Belfast Telegraph

Country estate is returned to family after land deal

By Margaret Canning

A stately home and wedding venue in Co Londonderry is back in the hands of the family who built it centuries ago after going into administration.

Drenagh Estate went on the market last year, as cash-flow pressures risked ending centuries of ownership by the McCausland family.

The Limavady estate, which has featured on BBC3 wedding reality show Don't Tell the Bride, has been their home since the 19th century.

However, administrators were appointed to Drenagh Farms Ltd in April last year, the company behind the venue and its 1,000 acre estate.

The house and estate was offered for sale at around £10m after its main lender Leeds Clydesdale Bank withdrew its support, with debts to the bank of £3.2m.

But it's understood the estate's manager Conolly McCausland is back as owner after a sale of some of the land on the estate fetched £5m.

It's believed a businessman has bought the land in question - raising enough funds to pay off Drenagh Farm's debts.

Administrators FRP Advisory said: "The joint administrators can confirm that proceeds from the completion of the sale of the land and buildings should allow all debts attaching to Drenagh Farms in administration to be repaid and to allow the company to move out of administration in due course."

FRP Advisory added: "Over several months following their appointment, the joint administrators marketed the estate, engaging with a number of interested parties and resulting in due diligence being undertaken by several parties and offers being tabled.

"A sale of the land and buildings provided the best available solution for the company and its creditors whilst ensuring that Drenagh's core house and surrounding gardens remain intact, still under the control and ownership of the company."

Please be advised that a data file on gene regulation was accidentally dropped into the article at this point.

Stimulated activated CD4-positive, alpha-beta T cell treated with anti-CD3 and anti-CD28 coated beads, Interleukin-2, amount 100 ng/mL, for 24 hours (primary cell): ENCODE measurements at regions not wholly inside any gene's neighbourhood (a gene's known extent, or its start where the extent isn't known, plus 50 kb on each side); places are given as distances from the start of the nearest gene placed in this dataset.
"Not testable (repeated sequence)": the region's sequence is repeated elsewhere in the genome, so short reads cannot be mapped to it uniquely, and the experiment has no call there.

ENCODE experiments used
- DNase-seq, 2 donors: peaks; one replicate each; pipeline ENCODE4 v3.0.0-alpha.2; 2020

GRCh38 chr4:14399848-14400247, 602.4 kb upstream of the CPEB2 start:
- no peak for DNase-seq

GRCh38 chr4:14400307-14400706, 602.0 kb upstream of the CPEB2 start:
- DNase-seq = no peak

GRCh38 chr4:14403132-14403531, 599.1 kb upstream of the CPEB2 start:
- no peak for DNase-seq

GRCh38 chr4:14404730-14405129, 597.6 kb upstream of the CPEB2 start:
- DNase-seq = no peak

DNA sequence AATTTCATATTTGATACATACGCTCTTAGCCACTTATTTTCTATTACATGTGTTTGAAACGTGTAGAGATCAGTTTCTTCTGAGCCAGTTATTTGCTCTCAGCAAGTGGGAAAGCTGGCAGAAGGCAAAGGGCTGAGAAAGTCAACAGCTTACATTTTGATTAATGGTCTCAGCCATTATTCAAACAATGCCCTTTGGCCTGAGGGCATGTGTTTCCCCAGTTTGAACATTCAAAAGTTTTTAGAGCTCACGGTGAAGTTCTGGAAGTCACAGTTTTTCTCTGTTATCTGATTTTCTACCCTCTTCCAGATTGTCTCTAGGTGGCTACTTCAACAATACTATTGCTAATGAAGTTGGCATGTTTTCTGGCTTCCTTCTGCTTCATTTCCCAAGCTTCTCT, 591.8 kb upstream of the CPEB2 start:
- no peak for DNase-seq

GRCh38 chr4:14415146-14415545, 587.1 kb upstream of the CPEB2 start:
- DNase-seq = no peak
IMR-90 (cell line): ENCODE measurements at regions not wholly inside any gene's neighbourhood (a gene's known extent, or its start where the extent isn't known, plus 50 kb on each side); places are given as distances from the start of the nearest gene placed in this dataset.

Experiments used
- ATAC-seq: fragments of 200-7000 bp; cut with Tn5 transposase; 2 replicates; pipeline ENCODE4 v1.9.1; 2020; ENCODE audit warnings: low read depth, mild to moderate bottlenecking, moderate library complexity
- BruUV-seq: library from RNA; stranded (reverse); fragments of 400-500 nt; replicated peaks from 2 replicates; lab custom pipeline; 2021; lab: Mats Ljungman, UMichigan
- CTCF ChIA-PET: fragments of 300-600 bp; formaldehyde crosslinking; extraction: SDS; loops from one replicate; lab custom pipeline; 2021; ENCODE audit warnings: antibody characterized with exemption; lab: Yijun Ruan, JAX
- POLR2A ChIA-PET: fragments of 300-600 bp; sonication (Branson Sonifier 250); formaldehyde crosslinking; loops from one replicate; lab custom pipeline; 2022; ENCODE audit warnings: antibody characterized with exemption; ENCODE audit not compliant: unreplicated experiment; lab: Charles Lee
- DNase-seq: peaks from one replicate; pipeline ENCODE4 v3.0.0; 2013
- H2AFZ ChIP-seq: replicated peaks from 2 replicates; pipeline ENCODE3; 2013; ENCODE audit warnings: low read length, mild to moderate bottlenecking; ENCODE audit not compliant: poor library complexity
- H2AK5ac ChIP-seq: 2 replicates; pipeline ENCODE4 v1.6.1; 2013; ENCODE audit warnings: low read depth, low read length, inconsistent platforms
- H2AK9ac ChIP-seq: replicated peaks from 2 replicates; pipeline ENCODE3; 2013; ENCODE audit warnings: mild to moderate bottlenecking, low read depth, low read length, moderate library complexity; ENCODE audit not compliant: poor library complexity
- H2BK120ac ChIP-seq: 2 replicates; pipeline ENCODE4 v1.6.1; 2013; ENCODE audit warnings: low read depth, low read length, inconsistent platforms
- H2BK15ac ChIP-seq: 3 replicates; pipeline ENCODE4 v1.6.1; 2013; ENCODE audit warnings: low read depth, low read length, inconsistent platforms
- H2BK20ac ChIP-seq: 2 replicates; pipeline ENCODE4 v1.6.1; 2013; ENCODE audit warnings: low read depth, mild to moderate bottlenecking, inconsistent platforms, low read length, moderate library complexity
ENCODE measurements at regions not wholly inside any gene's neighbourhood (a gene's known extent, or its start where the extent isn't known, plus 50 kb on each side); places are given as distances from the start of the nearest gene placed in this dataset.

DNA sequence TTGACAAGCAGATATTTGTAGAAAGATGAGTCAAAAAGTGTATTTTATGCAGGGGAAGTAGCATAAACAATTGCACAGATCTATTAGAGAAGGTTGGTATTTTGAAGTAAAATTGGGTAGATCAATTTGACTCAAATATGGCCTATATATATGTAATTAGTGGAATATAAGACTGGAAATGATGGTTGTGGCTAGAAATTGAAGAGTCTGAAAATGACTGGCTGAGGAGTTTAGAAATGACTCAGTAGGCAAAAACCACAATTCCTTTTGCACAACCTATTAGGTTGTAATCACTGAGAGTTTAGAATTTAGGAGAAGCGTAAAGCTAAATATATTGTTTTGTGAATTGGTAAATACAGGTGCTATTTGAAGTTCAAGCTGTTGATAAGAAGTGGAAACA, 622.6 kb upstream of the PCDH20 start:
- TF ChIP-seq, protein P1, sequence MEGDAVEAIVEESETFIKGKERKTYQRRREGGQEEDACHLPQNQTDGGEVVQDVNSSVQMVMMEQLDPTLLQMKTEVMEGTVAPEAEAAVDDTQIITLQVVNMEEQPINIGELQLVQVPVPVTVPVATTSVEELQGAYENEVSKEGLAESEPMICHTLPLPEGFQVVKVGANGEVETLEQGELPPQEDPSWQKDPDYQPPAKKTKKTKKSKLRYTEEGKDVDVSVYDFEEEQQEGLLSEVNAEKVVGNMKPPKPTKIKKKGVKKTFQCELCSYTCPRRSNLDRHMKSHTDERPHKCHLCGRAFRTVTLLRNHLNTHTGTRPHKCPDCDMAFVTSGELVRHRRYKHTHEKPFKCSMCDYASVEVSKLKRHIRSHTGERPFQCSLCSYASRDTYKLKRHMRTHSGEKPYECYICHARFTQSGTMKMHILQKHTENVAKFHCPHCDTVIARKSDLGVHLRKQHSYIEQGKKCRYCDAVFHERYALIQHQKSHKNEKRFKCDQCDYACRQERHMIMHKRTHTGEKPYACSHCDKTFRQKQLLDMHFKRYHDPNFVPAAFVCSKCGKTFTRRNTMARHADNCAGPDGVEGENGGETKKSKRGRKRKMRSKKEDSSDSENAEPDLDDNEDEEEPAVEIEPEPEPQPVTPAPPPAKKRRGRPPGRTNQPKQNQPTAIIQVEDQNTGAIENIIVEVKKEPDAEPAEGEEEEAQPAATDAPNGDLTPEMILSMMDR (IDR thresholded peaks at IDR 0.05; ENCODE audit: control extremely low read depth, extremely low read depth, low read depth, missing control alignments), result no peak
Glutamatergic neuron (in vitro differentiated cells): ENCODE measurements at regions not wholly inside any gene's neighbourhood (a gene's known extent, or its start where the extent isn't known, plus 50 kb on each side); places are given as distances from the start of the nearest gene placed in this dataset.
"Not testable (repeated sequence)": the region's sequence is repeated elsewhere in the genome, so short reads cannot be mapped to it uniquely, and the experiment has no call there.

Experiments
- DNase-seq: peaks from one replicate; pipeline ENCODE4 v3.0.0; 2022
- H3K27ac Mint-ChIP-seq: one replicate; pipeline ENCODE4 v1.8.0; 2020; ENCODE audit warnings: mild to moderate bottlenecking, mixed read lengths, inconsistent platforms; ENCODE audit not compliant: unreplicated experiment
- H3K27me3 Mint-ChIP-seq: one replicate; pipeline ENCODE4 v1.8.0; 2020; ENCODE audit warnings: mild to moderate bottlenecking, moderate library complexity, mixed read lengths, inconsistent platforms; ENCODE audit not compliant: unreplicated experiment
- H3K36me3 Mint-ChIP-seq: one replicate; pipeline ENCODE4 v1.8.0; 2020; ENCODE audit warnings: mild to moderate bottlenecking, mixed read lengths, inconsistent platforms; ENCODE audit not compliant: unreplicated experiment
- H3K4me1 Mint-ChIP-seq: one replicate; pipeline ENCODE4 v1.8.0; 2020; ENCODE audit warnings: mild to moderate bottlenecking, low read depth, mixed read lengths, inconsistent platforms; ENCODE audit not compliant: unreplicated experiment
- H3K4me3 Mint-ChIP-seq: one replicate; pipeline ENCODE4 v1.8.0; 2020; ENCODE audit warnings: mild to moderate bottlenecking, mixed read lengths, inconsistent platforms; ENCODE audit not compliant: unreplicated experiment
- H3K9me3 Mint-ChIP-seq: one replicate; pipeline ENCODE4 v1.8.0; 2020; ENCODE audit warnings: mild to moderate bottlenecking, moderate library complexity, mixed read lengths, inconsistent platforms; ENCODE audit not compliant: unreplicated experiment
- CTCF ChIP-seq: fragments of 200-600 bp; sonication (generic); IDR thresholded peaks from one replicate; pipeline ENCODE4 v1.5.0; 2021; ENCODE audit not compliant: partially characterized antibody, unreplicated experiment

Last year, Jason Baker, the joint administrator at FRP Advisory, described the venue as "a fine stately home and working estate steeped in the history of Northern Ireland". He added: "The administration process provides a cushion for the estate to run as normal while a potential new ownership structure can be established to ensure a long term solution can be found for this historic house and associated leisure pursuits business."

The estate ran as normal during the administration process.

The firm said tough economic times "had put unsustainable pressure on the cash-flow of Drenagh Farms under its current financial structure".

Drenagh Farms has been occupied by generations of the same family since the late 1700s.

The house as it stands today was commissioned by Marcus McCausland in 1835.

Separately, Dundarave House and Estate on the north coast was recently sold to medical testing firm Randox.

The grounds, which also received planning permission for a golf course, are expected to be used for corporate hospitality and for medical centres

Both Dundarave and Drenagh were designed by Sir Charles Lanyon, and built in the mid-eighteenth century.

Belfast Telegraph